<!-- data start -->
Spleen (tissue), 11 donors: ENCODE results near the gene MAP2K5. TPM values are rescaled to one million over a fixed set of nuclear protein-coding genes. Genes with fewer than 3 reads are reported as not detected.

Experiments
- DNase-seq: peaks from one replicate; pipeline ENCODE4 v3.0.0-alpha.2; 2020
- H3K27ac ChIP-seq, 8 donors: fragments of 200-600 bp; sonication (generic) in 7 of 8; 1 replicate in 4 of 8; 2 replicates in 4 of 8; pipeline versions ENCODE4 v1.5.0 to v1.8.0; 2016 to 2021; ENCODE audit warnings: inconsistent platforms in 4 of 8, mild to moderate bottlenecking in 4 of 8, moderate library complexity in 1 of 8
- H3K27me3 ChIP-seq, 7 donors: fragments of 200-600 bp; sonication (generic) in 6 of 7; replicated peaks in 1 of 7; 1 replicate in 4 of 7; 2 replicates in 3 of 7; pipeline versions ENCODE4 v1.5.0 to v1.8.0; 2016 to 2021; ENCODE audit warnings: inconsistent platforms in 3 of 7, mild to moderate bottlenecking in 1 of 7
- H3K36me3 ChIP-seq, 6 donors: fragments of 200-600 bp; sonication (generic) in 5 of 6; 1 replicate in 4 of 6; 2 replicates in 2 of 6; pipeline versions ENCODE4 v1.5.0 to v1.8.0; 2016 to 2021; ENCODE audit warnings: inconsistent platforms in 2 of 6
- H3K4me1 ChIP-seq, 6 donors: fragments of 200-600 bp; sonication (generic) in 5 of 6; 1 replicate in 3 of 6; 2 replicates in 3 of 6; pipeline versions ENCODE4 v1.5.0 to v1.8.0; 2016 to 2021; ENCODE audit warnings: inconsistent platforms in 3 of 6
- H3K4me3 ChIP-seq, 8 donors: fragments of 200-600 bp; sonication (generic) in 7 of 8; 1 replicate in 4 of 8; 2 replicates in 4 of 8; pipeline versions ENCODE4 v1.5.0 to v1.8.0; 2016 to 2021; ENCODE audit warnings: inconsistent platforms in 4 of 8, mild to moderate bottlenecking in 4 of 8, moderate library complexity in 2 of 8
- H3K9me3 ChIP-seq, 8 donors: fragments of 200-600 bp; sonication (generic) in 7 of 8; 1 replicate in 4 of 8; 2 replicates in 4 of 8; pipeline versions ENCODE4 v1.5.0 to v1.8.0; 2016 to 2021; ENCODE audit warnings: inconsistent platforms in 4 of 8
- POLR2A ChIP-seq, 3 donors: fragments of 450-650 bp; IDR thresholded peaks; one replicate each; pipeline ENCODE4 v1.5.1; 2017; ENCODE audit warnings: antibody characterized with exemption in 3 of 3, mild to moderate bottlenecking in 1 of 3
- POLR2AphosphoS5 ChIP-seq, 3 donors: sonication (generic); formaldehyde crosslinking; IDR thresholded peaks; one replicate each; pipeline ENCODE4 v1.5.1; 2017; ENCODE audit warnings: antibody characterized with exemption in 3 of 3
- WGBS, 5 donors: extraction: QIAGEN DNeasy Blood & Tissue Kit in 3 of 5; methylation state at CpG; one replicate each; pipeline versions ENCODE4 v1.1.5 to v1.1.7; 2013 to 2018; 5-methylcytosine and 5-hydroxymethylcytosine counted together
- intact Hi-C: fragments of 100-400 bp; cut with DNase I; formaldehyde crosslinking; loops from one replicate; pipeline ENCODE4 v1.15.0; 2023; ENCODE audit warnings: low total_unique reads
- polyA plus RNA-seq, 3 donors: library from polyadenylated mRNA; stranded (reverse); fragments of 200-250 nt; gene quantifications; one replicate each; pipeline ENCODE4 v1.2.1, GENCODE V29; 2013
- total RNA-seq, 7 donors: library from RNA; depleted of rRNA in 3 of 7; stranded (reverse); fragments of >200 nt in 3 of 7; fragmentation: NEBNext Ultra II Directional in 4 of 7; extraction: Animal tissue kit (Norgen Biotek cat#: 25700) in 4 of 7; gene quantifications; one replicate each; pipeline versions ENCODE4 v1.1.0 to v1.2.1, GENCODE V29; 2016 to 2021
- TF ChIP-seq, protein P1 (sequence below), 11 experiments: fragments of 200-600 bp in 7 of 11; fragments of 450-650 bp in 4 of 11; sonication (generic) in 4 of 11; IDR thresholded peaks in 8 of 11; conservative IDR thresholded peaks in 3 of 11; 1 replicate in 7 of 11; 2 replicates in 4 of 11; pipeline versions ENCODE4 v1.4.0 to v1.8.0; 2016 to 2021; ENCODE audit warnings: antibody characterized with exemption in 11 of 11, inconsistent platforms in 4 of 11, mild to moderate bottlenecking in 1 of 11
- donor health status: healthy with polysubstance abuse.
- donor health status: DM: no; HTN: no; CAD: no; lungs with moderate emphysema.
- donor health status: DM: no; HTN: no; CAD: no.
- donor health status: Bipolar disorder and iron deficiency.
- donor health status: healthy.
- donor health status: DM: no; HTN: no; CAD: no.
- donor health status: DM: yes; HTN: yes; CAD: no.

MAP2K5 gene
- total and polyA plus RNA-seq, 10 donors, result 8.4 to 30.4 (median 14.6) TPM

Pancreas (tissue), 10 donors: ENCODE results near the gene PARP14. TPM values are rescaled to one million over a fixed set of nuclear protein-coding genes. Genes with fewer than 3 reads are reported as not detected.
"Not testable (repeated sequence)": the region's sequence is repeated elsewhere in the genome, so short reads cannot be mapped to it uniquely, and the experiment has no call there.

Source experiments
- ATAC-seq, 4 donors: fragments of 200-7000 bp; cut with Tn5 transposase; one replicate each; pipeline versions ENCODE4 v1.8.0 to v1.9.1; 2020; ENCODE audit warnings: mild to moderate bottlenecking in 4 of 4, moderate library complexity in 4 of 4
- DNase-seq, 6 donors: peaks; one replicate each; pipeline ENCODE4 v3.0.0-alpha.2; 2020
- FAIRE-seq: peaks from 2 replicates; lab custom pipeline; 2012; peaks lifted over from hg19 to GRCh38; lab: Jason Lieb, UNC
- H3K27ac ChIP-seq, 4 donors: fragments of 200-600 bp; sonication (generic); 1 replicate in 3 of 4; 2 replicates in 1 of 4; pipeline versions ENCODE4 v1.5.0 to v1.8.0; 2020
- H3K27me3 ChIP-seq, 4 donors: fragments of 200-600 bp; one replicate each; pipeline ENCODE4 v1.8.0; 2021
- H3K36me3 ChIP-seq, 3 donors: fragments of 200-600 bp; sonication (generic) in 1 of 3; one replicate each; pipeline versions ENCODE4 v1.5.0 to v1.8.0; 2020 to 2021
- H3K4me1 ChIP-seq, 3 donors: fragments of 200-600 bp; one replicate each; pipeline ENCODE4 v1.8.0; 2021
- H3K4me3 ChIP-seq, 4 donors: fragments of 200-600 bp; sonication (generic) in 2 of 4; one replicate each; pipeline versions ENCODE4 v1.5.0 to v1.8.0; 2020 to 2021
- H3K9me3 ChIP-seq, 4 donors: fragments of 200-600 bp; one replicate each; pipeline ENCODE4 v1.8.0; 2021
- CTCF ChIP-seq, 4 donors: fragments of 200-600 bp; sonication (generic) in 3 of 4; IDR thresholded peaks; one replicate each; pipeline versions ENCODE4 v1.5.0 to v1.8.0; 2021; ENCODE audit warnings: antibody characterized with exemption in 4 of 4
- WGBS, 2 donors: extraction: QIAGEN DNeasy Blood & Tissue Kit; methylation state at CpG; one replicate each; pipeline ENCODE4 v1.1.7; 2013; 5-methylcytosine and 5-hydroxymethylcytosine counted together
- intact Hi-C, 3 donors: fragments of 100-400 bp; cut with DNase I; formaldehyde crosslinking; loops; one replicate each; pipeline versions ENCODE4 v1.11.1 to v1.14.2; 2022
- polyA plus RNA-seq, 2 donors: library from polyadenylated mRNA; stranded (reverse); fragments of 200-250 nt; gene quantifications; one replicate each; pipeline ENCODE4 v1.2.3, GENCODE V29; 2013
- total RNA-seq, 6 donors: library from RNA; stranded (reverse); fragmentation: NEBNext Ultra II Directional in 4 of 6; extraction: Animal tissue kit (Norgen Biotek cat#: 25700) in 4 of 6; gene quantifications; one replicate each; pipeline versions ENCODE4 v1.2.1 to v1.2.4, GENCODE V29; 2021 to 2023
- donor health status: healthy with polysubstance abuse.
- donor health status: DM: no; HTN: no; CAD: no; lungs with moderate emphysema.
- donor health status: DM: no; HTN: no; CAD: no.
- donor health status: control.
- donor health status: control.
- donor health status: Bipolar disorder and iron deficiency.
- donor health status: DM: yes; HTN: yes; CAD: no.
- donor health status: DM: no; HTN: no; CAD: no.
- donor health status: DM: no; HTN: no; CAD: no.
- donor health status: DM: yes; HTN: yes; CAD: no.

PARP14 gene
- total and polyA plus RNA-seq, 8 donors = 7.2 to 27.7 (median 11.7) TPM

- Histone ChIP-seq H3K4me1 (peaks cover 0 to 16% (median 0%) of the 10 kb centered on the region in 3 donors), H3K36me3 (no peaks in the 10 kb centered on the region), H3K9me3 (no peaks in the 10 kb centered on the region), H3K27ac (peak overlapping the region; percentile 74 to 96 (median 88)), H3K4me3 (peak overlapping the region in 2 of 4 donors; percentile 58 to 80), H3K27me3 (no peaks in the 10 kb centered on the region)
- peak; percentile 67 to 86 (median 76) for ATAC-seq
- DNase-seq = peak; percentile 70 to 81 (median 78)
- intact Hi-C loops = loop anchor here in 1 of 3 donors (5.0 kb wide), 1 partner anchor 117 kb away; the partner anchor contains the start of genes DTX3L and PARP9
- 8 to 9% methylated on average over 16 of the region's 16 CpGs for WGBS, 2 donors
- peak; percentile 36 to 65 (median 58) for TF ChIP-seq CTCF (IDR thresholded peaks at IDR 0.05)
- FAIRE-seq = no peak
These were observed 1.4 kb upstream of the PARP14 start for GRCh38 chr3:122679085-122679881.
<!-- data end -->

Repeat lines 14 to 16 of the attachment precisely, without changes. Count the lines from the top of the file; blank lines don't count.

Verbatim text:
- polyA plus RNA-seq, 3 donors: library from polyadenylated mRNA; stranded (reverse); fragments of 200-250 nt; gene quantifications; one replicate each; pipeline ENCODE4 v1.2.1, GENCODE V29; 2013
- total RNA-seq, 7 donors: library from RNA; depleted of rRNA in 3 of 7; stranded (reverse); fragments of >200 nt in 3 of 7; fragmentation: NEBNext Ultra II Directional in 4 of 7; extraction: Animal tissue kit (Norgen Biotek cat#: 25700) in 4 of 7; gene quantifications; one replicate each; pipeline versions ENCODE4 v1.1.0 to v1.2.1, GENCODE V29; 2016 to 2021
- TF ChIP-seq, protein P1 (sequence below), 11 experiments: fragments of 200-600 bp in 7 of 11; fragments of 450-650 bp in 4 of 11; sonication (generic) in 4 of 11; IDR thresholded peaks in 8 of 11; conservative IDR thresholded peaks in 3 of 11; 1 replicate in 7 of 11; 2 replicates in 4 of 11; pipeline versions ENCODE4 v1.4.0 to v1.8.0; 2016 to 2021; ENCODE audit warnings: antibody characterized with exemption in 11 of 11, inconsistent platforms in 4 of 11, mild to moderate bottlenecking in 1 of 11